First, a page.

Signaling pathways allow cells to detect and respond to a wide variety of chemical (e.g. Ca ²⁺ or chemokine proteins) and physical stimuli (e.g., sheer stress, light). Together, these pathways form an extensive communication network that regulates basic cell activities and coordinates the function of multiple cells or tissues. The process of cell signaling imposes many demands on the proteins that comprise these pathways, including the abilities to form active and inactive states, and to engage in multiple protein interactions. Furthermore, successful signaling often requires amplifying the signal, regulating or tuning the response to the signal, combining information sourced from multiple pathways, all while ensuring fidelity of the process. This sensitivity, adaptability, and tunability are possible, in part, due to the inclusion of intrinsically disordered regions in many proteins involved in cell signaling. The goal of this collection is to highlight the many roles of intrinsic disorder in cell signaling. Following an overview of resources that can be used to study intrinsically disordered proteins, this review highlights the critical role of intrinsically disordered proteins for signaling in widely diverse organisms (animals, plants, bacteria, fungi), in every category of cell signaling pathway (autocrine, juxtacrine, intracrine, paracrine, and endocrine) and at each stage (ligand, receptor, transducer, effector, terminator) in the cell signaling process. Thus, a cell signaling pathway cannot be fully described without understanding how intrinsically disordered protein regions contribute to its function. The ubiquitous presence of intrinsic disorder in different stages of diverse cell signaling pathways suggest that more mechanisms by which disorder modulates intra- and inter-cell signals remain to be discovered. Graphical abstract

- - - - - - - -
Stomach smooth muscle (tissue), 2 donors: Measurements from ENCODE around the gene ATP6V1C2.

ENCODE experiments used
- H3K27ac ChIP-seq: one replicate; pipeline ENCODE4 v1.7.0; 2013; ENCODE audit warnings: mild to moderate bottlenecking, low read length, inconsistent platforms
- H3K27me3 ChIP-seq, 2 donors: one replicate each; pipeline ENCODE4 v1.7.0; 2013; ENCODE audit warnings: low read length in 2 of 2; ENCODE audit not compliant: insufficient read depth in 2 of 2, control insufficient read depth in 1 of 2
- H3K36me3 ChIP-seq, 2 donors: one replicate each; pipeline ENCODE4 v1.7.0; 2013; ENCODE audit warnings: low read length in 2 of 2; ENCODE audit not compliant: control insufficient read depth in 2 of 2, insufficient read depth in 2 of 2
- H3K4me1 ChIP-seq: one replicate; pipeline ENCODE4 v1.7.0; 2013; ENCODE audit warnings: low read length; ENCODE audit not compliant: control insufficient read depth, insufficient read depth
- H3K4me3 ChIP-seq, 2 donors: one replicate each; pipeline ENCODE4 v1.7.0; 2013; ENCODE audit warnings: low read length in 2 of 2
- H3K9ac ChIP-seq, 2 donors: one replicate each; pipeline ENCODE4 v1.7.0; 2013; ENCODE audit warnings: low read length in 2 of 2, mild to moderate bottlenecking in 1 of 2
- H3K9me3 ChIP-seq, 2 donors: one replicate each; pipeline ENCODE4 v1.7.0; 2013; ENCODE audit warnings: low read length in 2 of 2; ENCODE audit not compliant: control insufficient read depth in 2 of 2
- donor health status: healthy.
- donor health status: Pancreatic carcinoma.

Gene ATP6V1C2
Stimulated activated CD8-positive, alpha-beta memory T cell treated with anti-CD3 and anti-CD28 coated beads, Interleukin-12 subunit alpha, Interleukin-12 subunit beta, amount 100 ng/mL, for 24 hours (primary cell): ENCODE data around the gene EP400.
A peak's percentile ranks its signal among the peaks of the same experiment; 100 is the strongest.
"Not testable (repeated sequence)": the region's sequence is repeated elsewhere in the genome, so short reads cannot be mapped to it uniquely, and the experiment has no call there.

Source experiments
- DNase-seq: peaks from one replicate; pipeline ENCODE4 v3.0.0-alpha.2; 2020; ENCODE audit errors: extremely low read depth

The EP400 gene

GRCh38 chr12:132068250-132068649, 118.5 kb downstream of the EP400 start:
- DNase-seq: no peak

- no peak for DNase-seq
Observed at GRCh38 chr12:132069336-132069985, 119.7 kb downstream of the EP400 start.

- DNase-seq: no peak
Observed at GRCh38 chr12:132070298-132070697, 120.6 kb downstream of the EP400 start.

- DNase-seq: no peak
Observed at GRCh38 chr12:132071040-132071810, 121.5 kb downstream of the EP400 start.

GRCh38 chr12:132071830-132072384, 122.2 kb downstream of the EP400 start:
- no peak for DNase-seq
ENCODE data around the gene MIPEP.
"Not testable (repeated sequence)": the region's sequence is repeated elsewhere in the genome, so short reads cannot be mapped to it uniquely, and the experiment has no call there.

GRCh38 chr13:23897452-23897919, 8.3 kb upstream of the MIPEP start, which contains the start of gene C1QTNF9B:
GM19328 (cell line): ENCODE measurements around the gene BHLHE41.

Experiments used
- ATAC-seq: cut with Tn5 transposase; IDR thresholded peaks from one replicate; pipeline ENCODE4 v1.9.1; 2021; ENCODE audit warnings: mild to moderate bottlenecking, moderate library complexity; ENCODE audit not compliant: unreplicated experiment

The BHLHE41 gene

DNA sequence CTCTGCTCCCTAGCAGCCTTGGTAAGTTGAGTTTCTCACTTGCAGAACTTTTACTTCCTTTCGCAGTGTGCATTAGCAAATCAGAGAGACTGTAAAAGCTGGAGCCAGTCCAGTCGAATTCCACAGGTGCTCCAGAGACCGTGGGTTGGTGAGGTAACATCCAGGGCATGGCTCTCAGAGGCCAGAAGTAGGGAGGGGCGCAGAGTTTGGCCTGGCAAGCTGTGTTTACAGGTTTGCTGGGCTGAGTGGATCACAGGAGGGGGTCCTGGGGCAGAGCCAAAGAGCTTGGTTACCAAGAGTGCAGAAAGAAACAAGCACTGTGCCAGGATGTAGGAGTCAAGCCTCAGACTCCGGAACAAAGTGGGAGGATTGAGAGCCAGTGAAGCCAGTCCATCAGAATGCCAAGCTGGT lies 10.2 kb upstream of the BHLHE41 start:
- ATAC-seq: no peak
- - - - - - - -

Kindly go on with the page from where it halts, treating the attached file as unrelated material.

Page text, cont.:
Point of care ultrasound (POCUS) use in the emergency department is associated with improved patient outcomes and increased patient satisfaction. When used for procedural guidance, it has been shown to increase first pass success and decrease complications. As of 2012, ultrasound has been identified as a core skill required for graduating emergency medicine (EM) residents. Despite this, only a minority of EM faculty who trained prior to 2008 are credentialed in POCUS. Half of all EM training programs in the United States have less than 50% of their faculty credentialed to perform and teach POCUS to learners. As the use of POCUS continues to grow in medicine, it is especially important to have a pathway for faculty to attain competence and become credentialed in POCUS. The goal of this paper was to outline an implementation process of a curriculum designed to credential EM faculty in POCUS.
Background Despite decades of accruing evidence supporting the clinical utility of cardiovascular magnetic resonance (CMR), adoption of CMR in routine cardiovascular practice remains limited in many regions of the world. Persistent use of long scan times of 60 min or more contributes to limited adoption, though techniques available on most scanners afford routine CMR examination within 30 min. Incorporating such techniques into standardize protocols can answer common clinical questions in daily practice, including those related to heart failure, cardiomyopathy, ventricular arrhythmia, ischemic heart disease, and non-ischemic myocardial injury. Body In this white paper, we describe CMR protocols of 30 min or shorter duration with routine techniques with or without stress perfusion, plus specific approaches in patient and scanner room preparation for efficiency. Minimum requirements for the scanner gradient system, coil hardware and pulse sequences are detailed. Recent advances such as quantitative myocardial mapping and other add-on acquisitions can be incorporated into the proposed protocols without significant extension of scan duration for most patients. Conclusion Common questions in clinical cardiovascular practice can be answered in routine CMR protocols under 30 min; their incorporation warrants consideration to facilitate increased access to CMR worldwide.